Then the worst floods Cambodian had seen for more than a decade struck in August. At Chhoet Choeun’s tiny, rickety hut, built two metres (6.6) above the ground on stilts in Tamoul village in Prey Veng province, the water rose to knee level.

It destroyed parts of her thin bamboo floor and the flimsy palm leaf walls and forced them to sleep in the water, atop a mattress borrowed from a neighbour. It also washed away her pea plants.

With the land damaged and inundated for three months, her daughter and son-in-law, who were already in debt, left for Thailand last month to look for jobs. They left their two children, a five and six-year-old, with her to look after as well her other granddaughter.

“The situation has become worse after the floods. Last year, I had my peas, which I can pickle and sell or exchange for rice,” she told AlertNet, sitting on the floor of her bare hut, bereft of any belongings save for a bamboo floor mat, a blanket and a pillow.

She said they have been surviving off the rice given by an aid agency, but that is fast depleting. The peas would not be ready for at least two more months.

“For me, it’s ok. I can find anything. I just worry for my grandchildren,” she added, wiping away tears. “I cannot sleep at night. I always worry about what my grandchildren have to eat.”

EXISTING VULNERABILITIES WORSEN

Severe floods caused by heavy monsoon rains and a series of tropical storms devastated impoverished Cambodia, inundating 18 of the country’s 24 provinces. They killed 247 people and affected some 1.6 million, more than 10 percent of the population. Prey Veng, in the country’s south, is one of the worst-hit provinces.

Flooding along the Mekong and other key rivers which began in August also destroyed more than 10 percent of crops in the nation, raising concerns of food insecurity and increased personal debt.
Already, 71 percent of Cambodians depend on agriculture and livestock for their livelihood and close to 80 percent live in rural areas. Even before the floods, many were struggling to get enough food.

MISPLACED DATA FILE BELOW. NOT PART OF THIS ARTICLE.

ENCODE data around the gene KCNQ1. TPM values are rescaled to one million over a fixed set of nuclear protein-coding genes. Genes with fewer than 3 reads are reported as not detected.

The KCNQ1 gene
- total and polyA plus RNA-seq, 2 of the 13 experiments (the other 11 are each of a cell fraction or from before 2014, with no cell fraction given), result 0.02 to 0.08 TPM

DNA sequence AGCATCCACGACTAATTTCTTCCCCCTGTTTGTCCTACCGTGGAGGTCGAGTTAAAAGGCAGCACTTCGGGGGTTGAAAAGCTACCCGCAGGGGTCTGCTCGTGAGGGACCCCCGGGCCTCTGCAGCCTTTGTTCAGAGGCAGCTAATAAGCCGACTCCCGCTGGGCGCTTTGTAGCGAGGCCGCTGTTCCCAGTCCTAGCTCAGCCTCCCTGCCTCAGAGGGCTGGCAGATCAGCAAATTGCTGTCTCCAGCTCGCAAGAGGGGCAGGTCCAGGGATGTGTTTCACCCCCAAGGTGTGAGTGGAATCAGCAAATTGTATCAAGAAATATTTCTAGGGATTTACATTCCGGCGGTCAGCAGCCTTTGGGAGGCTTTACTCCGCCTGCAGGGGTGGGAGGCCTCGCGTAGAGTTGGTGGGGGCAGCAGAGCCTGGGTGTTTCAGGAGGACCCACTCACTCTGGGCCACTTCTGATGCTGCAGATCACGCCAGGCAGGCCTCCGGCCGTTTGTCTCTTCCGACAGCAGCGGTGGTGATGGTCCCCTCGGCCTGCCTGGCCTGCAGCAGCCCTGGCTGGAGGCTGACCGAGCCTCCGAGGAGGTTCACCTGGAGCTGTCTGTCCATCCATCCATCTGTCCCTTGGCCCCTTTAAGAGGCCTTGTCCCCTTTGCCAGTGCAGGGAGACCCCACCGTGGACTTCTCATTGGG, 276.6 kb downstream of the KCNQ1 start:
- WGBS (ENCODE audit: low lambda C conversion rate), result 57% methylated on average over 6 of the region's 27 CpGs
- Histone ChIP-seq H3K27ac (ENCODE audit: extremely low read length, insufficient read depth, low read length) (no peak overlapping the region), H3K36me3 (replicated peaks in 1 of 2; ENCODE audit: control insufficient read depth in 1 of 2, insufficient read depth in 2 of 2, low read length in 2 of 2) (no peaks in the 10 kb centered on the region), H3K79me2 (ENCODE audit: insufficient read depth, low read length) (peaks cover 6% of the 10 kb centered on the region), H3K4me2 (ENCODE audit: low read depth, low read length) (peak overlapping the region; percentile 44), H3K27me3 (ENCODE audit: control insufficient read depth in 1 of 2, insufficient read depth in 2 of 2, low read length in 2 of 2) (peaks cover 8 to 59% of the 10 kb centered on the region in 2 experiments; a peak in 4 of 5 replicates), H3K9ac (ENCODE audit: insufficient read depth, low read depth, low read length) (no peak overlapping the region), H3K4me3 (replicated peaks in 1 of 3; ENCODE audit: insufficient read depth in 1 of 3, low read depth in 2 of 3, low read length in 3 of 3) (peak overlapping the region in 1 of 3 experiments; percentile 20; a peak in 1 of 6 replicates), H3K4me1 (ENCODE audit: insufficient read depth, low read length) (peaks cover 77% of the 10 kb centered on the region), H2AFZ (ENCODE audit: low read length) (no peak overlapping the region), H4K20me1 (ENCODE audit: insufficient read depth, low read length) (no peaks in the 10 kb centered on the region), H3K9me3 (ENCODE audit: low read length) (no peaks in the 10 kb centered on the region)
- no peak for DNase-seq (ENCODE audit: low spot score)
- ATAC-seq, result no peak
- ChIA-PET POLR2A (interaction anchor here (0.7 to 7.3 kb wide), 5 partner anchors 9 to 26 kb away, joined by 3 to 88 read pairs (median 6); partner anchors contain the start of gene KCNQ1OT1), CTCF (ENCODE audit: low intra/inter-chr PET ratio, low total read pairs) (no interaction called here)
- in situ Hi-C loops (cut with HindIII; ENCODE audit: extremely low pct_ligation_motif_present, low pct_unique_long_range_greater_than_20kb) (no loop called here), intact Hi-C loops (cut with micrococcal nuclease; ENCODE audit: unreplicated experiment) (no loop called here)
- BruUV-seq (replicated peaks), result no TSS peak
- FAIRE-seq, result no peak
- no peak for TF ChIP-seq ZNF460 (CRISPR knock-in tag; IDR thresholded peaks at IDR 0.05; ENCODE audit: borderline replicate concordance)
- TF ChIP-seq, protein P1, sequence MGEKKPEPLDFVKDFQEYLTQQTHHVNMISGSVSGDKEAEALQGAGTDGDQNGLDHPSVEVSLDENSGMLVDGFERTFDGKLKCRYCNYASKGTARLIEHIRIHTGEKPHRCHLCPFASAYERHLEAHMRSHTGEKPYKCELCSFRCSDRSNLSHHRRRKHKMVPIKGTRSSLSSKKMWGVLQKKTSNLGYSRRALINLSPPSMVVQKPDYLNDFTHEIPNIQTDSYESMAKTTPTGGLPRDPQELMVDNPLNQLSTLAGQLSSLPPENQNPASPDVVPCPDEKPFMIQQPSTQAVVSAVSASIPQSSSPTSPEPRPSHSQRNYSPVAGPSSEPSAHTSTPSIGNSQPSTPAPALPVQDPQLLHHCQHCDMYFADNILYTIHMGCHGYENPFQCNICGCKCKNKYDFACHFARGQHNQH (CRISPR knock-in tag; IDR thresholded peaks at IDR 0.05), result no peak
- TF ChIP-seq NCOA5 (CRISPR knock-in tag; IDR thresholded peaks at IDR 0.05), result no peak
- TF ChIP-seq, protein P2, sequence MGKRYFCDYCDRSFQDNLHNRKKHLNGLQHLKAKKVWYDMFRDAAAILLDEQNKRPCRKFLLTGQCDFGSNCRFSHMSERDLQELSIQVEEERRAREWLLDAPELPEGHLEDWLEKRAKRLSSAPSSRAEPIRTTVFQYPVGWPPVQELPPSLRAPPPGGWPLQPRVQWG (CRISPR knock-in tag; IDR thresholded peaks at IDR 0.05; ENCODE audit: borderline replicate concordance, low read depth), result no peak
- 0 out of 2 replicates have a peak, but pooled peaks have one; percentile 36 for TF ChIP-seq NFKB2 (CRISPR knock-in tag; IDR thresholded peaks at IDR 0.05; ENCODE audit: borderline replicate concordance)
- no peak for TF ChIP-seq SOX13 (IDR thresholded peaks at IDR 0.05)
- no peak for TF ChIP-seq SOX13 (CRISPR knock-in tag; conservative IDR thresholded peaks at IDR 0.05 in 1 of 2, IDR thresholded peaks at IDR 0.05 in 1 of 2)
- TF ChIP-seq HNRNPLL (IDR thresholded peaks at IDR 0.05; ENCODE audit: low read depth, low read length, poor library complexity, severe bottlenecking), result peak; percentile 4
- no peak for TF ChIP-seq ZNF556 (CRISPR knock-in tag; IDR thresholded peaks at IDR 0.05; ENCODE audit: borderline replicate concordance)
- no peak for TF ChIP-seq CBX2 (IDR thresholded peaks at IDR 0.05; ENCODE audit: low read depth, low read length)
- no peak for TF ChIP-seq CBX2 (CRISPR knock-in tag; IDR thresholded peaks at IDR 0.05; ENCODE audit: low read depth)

“The floods did not make them vulnerable, they worsened it,” said Jeunsafy Sen, Save the Children’s spokesperson in Cambodia. “They were already poor and vulnerable before. So livelihood and mental recovery from a disaster of this magnitude will take years.”

When AlertNet visited Tamoul with Save the Children, who had provided support to some of the most vulnerable families there, water had receded but the small village was still cut off.

The road remains submerged after the three lakes that surround Tamoul merged to form a vast expanse of water, a metre higher than the normal level, the chief of the local commune said. Currently it is only reachable by a 30-minute boat ride.

STUCK IN A VICIOUS CYCLE

Many of the villagers AlertNet met are in dire straits. Some had used their land as collateral to plant wet season rice, only for the harvest to be destroyed. Many have family members who migrated to Thailand after the floods.

A woman asked for help, saying the floods had dashed her hopes of building a palm leave hut for herself. Her violent husband burned down the original house years ago and it had taken her 10 years to afford thin concrete pillars to serve as stilts.

The floods have made it difficult for people to get out of poverty, like 47-year-old Vong Kim.

She and her husband borrowed $1,000 from a microfinance institution to buy petrol and fertiliser for two plots of land – half a hectare (1.2 acres) of which is her own while she rents the rest.

Unfortunately, the floods destroyed the paddy, killed the chickens and half of the rice the family of eight has in stock. It also left parts of her wooden floorboards rotten and worsened the condition of the roof, which was battered by heavy rains and covered in a giant plastic sheet.

“I borrowed the money for wet season rice and now I had to borrow 5 million Riel ($1,247) from a moneylender to pay back the microfinance and for spending money,” she told AlertNet, cradling her four-month-old baby.

“We had no idea or expectation of the floods so we didn’t have time to grab anything.” Read more!